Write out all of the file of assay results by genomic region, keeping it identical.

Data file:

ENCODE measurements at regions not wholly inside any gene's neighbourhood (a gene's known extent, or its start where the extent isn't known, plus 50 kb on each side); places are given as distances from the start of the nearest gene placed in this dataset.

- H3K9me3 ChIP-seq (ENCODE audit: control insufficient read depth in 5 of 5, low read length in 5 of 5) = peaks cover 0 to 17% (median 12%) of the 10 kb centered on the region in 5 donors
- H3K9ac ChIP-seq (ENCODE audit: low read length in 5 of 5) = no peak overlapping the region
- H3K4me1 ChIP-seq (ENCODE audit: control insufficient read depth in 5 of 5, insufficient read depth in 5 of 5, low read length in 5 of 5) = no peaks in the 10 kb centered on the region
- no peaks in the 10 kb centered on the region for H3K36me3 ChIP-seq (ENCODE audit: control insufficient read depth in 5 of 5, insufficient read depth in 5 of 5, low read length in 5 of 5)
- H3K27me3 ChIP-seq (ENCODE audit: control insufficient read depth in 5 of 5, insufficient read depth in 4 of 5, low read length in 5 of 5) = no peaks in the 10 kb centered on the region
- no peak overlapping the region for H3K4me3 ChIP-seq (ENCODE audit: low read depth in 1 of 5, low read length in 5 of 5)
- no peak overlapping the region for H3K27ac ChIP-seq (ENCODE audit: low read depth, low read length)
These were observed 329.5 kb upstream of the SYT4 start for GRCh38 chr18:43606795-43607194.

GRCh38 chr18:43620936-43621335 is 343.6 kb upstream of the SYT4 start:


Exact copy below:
ENCODE measurements at regions not wholly inside any gene's neighbourhood (a gene's known extent, or its start where the extent isn't known, plus 50 kb on each side); places are given as distances from the start of the nearest gene placed in this dataset.

- H3K9me3 ChIP-seq (ENCODE audit: control insufficient read depth in 5 of 5, low read length in 5 of 5) = peaks cover 0 to 17% (median 12%) of the 10 kb centered on the region in 5 donors
- H3K9ac ChIP-seq (ENCODE audit: low read length in 5 of 5) = no peak overlapping the region
- H3K4me1 ChIP-seq (ENCODE audit: control insufficient read depth in 5 of 5, insufficient read depth in 5 of 5, low read length in 5 of 5) = no peaks in the 10 kb centered on the region
- no peaks in the 10 kb centered on the region for H3K36me3 ChIP-seq (ENCODE audit: control insufficient read depth in 5 of 5, insufficient read depth in 5 of 5, low read length in 5 of 5)
- H3K27me3 ChIP-seq (ENCODE audit: control insufficient read depth in 5 of 5, insufficient read depth in 4 of 5, low read length in 5 of 5) = no peaks in the 10 kb centered on the region
- no peak overlapping the region for H3K4me3 ChIP-seq (ENCODE audit: low read depth in 1 of 5, low read length in 5 of 5)
- no peak overlapping the region for H3K27ac ChIP-seq (ENCODE audit: low read depth, low read length)
These were observed 329.5 kb upstream of the SYT4 start for GRCh38 chr18:43606795-43607194.

GRCh38 chr18:43620936-43621335 is 343.6 kb upstream of the SYT4 start: